Flat out and
turn left - Trev has a go on a speedway bike
By, Trevor Hedge - August, 2000
Motorcycle speedway has to be one of the
most spectacular motorcycle sports around. 65 horsepower, extremely
light weight (80kgs), one gear, no brakes, next to no suspension and the
true crazies of motorcycle sport slide these things around at up to 160
How hard is it?
West Australian speedway champion Lee Redmond sat me aboard his 500 so I could find out for myself.
First thoughts - The left peg is a lot further forward than on a conventional motorcycle while the right peg seems to be somewhere out near the back axle! Strange is not a strong enough verb to describe just how weird this felt to me.
Where do I sit? - There is a seat of sorts but it seems to be in the wrong position and definitely not designed for comfort. I realise about now that these bikes are nothing like a normal motorcycle but are made for one thing, and that is to slide sideways, FAST, and to the left.
The big 500cc single cylinder lump is very sensitive to the slightest twitch of the throttle. That said, throttle control was about the most I got the hang of during my two 5 lap stints at the bumpy Moora track.
I must say it was a very strange experience to head straight for a solid wall before tipping in to each turn. If you come off, there is only one way to go and that is to the outside, towards the wall.
It was more of a sense of preservation of Lee’s bike rather than myself that was making me very cautious however.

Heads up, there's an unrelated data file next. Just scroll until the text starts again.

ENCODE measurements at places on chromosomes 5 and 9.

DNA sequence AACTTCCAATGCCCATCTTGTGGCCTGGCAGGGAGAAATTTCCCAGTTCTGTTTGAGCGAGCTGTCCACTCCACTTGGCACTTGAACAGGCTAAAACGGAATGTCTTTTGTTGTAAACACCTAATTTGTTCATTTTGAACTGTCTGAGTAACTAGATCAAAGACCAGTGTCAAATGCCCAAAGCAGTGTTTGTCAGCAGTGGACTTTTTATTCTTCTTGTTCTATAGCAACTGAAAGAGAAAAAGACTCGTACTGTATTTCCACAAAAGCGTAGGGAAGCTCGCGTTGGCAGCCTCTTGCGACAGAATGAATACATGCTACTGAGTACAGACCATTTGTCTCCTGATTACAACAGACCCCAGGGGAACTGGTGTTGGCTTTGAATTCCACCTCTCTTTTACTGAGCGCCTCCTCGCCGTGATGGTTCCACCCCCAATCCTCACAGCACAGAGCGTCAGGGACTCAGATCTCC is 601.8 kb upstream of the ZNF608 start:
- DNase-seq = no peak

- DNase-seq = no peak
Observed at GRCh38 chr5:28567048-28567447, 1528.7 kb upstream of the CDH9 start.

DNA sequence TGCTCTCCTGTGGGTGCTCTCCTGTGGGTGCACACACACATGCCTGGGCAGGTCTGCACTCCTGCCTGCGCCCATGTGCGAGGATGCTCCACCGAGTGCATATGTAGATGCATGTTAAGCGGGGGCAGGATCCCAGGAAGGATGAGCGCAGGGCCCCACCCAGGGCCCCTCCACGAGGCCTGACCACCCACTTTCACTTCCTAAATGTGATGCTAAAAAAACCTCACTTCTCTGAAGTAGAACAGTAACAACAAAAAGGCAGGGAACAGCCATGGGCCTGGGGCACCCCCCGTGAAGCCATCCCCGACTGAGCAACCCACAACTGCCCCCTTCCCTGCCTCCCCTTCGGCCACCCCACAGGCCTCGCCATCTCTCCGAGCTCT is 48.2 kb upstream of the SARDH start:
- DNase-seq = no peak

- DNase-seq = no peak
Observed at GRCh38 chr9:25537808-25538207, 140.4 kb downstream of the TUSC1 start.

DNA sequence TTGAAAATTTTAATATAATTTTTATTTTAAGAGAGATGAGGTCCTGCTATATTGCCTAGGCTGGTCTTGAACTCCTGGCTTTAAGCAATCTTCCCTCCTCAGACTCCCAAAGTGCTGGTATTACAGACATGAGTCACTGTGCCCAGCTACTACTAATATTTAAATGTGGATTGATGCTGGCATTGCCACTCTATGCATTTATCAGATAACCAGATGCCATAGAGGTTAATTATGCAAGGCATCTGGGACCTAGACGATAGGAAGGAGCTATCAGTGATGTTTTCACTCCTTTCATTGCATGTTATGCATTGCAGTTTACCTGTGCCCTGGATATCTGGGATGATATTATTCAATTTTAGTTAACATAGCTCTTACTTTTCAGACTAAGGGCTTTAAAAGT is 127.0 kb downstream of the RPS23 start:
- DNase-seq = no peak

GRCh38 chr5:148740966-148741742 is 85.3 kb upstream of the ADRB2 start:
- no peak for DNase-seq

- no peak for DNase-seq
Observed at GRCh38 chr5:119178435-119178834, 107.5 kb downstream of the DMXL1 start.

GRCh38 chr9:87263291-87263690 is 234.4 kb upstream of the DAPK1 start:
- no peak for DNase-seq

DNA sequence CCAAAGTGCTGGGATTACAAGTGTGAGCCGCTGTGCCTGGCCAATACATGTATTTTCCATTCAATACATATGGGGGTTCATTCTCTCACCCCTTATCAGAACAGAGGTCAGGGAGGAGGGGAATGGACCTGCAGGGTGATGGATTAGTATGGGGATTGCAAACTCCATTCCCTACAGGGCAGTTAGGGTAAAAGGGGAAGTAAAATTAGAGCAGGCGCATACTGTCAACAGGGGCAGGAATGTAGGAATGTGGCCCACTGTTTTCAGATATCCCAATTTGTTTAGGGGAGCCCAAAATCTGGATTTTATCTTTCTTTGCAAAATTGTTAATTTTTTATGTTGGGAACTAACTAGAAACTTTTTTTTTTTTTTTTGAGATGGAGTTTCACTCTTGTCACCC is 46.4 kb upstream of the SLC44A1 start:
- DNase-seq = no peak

The bike was geared for Lee's corner entry speeds, which were a lot faster than my 'pussy' efforts, so when entering the same corner at the pitiful speed I was traveling, the engine wasn't really on song and responding like it would when in the 'sweet' part of the rev range.
The slightest touch off line and I was out into the deep and bumpy stuff being rattled about like a rag doll.
Cheap speedway bikes can be had for as little as $3,000 and I left Moora with the idea of actually buying one to try and get the hang of it, but then remembered how unfit I am and thought better of it. If I was a bit fitter I think I would give speedway a go as sliding a motorcycle totally sideways at over 100kph sounds like my type of fun.
Lee started out on dirt bikes, but after trying speedway he never looked back as he reckons it is the best rush he has ever had.
Most of the recent 500 Road Racing GP successes learned the basics of their craft in speedway or dirt track. Wayne Rainey, Kevin Schwantz, Mick Doohan and Garry McCoy just to name a few.
For spectators it is a fantastic form of motorcycle sport with the crowd able to get close to the action in a relatively comfortable environment. No wonder it is still going strong today.
FREE classifieds - Late Braking News - 2002 New Bike Catalogue
Product News - Wallpaper - Racing - Bike Tests - Discussion